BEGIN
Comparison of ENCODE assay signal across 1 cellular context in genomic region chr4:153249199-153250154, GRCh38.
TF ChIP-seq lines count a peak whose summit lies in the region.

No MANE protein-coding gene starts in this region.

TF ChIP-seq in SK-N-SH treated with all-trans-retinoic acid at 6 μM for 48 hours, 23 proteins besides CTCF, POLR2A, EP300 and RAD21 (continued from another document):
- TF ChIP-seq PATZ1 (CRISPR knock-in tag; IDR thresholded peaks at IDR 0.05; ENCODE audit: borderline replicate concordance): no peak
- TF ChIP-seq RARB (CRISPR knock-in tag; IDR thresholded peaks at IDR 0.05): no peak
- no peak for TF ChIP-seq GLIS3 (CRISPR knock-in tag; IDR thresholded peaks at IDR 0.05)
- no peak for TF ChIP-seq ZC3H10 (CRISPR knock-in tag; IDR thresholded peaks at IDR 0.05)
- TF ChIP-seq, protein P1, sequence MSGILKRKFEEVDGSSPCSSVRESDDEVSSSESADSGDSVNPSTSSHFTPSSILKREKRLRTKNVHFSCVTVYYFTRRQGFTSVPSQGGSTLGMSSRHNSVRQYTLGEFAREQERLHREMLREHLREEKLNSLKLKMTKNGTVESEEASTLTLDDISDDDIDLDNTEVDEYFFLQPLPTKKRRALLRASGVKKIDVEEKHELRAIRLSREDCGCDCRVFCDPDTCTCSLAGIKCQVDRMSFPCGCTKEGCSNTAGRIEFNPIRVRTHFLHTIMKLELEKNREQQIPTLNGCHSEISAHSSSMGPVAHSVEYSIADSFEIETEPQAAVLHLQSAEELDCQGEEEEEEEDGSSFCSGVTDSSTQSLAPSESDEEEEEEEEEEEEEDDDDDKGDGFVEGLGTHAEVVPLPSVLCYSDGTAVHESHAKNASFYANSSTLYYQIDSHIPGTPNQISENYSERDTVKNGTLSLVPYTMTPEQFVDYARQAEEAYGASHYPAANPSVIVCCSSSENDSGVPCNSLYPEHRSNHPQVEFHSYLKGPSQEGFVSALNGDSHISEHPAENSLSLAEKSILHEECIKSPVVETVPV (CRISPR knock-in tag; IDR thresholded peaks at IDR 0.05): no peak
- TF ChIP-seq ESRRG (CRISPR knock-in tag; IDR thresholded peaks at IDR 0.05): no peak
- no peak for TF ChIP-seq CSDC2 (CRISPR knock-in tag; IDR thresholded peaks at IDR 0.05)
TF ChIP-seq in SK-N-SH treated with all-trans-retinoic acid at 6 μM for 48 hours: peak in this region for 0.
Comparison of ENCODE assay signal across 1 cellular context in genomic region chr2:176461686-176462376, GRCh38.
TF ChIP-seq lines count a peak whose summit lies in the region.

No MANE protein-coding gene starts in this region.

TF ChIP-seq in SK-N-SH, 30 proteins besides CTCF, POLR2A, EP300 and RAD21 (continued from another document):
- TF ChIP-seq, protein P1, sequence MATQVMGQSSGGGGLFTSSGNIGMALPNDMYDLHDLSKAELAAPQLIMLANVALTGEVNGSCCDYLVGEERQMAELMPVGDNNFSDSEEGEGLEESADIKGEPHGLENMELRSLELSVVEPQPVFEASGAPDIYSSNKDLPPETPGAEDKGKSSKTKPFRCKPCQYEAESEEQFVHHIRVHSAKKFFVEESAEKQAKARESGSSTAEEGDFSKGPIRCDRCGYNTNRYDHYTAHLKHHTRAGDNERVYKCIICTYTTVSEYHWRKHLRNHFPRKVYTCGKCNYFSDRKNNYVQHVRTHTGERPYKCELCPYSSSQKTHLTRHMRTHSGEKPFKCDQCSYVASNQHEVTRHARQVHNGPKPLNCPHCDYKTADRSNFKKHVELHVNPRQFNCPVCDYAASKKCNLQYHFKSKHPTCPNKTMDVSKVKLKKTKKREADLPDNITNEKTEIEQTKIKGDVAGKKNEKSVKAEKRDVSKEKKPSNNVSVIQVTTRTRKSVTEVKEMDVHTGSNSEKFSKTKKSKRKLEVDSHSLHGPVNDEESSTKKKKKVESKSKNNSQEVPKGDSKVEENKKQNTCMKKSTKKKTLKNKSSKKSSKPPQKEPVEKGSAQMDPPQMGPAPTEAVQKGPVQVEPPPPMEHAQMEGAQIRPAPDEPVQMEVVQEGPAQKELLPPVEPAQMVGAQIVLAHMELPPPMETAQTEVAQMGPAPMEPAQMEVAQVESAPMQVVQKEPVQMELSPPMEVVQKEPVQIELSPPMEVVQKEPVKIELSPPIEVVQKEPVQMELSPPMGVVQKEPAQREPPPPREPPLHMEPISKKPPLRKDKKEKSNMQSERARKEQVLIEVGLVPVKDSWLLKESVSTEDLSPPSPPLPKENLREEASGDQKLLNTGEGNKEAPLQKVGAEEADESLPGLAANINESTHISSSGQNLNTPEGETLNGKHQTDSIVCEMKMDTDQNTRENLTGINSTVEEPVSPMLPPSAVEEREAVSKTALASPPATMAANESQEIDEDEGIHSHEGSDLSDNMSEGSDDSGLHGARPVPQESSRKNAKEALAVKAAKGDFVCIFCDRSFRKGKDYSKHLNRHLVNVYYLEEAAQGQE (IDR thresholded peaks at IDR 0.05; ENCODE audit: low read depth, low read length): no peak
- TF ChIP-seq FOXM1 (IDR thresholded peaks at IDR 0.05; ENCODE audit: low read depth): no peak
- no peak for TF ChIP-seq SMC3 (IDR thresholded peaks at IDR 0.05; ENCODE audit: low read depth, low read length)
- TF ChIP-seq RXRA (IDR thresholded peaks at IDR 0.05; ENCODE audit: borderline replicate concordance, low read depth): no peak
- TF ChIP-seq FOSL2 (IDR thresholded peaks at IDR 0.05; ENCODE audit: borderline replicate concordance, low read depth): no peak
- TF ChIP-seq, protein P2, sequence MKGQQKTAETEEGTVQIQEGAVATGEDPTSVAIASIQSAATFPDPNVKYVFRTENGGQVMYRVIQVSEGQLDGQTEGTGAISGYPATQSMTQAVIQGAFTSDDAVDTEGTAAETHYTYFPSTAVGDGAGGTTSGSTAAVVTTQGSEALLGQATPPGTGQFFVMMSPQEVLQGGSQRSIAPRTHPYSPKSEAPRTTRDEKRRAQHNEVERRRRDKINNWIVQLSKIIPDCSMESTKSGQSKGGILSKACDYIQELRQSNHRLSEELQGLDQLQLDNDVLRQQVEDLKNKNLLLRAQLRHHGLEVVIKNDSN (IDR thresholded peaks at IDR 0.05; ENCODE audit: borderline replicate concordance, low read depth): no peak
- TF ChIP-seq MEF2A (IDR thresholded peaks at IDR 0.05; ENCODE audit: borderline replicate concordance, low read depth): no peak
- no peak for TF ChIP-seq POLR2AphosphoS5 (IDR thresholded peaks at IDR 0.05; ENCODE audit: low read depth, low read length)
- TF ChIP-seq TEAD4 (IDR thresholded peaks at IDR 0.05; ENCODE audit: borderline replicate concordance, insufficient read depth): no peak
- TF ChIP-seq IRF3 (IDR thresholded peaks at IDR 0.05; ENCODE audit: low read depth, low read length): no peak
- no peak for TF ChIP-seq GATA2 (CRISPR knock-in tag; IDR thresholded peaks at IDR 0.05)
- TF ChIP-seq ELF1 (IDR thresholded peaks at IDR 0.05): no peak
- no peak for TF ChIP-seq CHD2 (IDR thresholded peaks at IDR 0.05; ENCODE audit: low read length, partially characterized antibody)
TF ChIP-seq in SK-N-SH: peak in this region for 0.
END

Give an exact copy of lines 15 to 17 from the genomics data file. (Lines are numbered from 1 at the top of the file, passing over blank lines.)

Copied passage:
No MANE protein-coding gene starts in this region.

TF ChIP-seq in SK-N-SH, 30 proteins besides CTCF, POLR2A, EP300 and RAD21 (continued from another document):
- TF ChIP-seq, protein P1, sequence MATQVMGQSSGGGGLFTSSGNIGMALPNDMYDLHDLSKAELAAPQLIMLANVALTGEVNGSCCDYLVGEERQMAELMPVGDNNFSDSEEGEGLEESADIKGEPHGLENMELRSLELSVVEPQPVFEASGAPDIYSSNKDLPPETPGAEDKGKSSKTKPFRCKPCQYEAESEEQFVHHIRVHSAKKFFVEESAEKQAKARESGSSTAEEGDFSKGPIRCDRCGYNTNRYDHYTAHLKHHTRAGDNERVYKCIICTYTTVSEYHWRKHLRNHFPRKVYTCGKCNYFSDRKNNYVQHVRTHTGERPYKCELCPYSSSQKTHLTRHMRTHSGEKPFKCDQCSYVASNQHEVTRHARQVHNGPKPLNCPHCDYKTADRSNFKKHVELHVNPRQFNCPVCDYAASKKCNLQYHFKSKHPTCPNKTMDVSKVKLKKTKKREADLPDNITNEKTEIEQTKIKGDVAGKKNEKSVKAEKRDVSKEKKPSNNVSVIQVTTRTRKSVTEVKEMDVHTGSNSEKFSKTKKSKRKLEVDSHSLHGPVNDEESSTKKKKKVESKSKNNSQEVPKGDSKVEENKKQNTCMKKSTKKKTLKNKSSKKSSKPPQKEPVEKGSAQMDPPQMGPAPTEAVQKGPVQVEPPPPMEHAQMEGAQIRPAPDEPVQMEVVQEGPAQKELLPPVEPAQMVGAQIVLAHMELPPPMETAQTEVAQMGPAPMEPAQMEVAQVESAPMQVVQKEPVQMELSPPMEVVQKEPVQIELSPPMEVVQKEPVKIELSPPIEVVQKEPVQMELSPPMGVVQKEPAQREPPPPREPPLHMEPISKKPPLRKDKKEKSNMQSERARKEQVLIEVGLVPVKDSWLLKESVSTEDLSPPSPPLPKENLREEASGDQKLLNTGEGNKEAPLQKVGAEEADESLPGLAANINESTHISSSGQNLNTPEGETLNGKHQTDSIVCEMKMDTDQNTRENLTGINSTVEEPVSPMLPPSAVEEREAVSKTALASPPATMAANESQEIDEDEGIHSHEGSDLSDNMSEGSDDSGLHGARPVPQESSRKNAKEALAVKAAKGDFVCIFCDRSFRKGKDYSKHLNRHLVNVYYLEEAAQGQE (IDR thresholded peaks at IDR 0.05; ENCODE audit: low read depth, low read length): no peak